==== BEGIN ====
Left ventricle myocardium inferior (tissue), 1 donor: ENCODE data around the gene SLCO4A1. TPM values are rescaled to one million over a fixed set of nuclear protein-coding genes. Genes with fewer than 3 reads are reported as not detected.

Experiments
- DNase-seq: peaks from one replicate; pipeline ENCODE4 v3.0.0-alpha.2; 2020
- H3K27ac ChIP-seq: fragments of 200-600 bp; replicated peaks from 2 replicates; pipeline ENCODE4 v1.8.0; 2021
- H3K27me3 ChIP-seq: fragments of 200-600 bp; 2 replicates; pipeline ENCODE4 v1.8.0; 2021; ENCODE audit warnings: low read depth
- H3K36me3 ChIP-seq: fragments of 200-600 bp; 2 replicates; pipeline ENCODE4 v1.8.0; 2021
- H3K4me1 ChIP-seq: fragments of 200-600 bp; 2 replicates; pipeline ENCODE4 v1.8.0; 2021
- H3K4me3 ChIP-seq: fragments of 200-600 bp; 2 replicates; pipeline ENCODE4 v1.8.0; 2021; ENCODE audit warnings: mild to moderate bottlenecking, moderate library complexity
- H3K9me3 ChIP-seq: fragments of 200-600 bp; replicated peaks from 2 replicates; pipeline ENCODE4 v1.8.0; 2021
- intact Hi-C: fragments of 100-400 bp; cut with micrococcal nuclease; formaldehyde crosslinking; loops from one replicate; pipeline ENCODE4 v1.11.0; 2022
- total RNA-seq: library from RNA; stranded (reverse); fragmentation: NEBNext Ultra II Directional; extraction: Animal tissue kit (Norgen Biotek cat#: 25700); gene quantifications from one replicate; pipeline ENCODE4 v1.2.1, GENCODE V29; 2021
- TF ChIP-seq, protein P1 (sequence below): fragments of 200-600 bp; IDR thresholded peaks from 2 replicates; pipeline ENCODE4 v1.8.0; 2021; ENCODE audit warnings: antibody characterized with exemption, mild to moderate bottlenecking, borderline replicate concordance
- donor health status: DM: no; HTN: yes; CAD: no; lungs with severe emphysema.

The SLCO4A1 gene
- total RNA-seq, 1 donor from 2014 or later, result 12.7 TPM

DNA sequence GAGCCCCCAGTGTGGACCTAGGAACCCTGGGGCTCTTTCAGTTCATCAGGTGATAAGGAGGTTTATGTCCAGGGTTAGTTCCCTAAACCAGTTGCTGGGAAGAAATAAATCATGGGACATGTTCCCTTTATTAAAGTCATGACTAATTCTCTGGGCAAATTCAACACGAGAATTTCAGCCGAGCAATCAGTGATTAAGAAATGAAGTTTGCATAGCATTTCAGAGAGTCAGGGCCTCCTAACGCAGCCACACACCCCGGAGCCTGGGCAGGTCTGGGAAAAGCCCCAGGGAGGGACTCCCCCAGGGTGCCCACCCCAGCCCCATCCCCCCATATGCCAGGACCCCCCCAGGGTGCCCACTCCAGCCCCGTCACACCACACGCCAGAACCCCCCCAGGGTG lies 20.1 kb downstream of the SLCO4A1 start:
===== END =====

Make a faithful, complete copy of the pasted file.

Left ventricle myocardium inferior (tissue), 1 donor: ENCODE data around the gene SLCO4A1. TPM values are rescaled to one million over a fixed set of nuclear protein-coding genes. Genes with fewer than 3 reads are reported as not detected.

Experiments
- DNase-seq: peaks from one replicate; pipeline ENCODE4 v3.0.0-alpha.2; 2020
- H3K27ac ChIP-seq: fragments of 200-600 bp; replicated peaks from 2 replicates; pipeline ENCODE4 v1.8.0; 2021
- H3K27me3 ChIP-seq: fragments of 200-600 bp; 2 replicates; pipeline ENCODE4 v1.8.0; 2021; ENCODE audit warnings: low read depth
- H3K36me3 ChIP-seq: fragments of 200-600 bp; 2 replicates; pipeline ENCODE4 v1.8.0; 2021
- H3K4me1 ChIP-seq: fragments of 200-600 bp; 2 replicates; pipeline ENCODE4 v1.8.0; 2021
- H3K4me3 ChIP-seq: fragments of 200-600 bp; 2 replicates; pipeline ENCODE4 v1.8.0; 2021; ENCODE audit warnings: mild to moderate bottlenecking, moderate library complexity
- H3K9me3 ChIP-seq: fragments of 200-600 bp; replicated peaks from 2 replicates; pipeline ENCODE4 v1.8.0; 2021
- intact Hi-C: fragments of 100-400 bp; cut with micrococcal nuclease; formaldehyde crosslinking; loops from one replicate; pipeline ENCODE4 v1.11.0; 2022
- total RNA-seq: library from RNA; stranded (reverse); fragmentation: NEBNext Ultra II Directional; extraction: Animal tissue kit (Norgen Biotek cat#: 25700); gene quantifications from one replicate; pipeline ENCODE4 v1.2.1, GENCODE V29; 2021
- TF ChIP-seq, protein P1 (sequence below): fragments of 200-600 bp; IDR thresholded peaks from 2 replicates; pipeline ENCODE4 v1.8.0; 2021; ENCODE audit warnings: antibody characterized with exemption, mild to moderate bottlenecking, borderline replicate concordance
- donor health status: DM: no; HTN: yes; CAD: no; lungs with severe emphysema.

The SLCO4A1 gene
- total RNA-seq, 1 donor from 2014 or later, result 12.7 TPM

DNA sequence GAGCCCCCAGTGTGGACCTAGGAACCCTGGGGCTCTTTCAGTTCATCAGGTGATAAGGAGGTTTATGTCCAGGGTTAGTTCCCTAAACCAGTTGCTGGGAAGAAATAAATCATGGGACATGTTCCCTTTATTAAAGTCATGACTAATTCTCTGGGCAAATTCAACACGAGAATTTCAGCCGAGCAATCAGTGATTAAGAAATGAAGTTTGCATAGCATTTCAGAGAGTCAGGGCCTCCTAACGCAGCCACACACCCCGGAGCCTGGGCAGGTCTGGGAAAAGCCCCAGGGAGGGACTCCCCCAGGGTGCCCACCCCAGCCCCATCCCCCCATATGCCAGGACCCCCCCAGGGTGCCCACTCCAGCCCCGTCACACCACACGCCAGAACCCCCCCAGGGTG lies 20.1 kb downstream of the SLCO4A1 start: